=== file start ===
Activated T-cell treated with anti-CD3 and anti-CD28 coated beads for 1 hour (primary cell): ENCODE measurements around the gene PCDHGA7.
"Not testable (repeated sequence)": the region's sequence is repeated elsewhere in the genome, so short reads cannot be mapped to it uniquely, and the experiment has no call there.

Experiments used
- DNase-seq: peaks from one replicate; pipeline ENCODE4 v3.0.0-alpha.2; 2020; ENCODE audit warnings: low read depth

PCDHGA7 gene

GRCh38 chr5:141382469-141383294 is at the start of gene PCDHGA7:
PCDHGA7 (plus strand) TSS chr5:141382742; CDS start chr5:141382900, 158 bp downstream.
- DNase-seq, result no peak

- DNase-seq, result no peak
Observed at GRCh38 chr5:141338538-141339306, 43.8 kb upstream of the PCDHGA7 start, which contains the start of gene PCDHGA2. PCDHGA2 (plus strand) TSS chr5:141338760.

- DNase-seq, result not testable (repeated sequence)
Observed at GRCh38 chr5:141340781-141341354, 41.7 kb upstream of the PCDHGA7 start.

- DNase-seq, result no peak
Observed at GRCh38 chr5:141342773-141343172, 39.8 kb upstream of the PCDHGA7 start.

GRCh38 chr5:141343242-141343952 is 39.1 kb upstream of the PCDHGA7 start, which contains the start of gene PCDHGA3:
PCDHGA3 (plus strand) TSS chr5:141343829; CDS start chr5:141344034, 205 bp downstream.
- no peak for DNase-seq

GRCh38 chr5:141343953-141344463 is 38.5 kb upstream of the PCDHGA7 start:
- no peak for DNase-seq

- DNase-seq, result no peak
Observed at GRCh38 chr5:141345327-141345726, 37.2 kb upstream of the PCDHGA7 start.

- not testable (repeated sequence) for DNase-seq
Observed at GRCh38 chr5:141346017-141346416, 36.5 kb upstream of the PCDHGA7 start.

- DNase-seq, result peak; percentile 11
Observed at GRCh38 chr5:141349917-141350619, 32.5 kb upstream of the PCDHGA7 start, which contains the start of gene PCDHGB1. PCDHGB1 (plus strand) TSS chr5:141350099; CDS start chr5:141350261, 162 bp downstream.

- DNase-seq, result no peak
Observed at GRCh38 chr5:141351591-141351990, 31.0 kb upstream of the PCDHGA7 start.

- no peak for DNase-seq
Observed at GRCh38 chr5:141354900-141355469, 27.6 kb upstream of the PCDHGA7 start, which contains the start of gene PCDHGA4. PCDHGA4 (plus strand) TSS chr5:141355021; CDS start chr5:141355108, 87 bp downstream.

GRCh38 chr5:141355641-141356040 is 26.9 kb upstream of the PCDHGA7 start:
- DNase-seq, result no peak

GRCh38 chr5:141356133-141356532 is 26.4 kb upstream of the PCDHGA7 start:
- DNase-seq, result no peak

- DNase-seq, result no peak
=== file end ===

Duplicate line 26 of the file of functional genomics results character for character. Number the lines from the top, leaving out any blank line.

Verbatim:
- DNase-seq, result no peak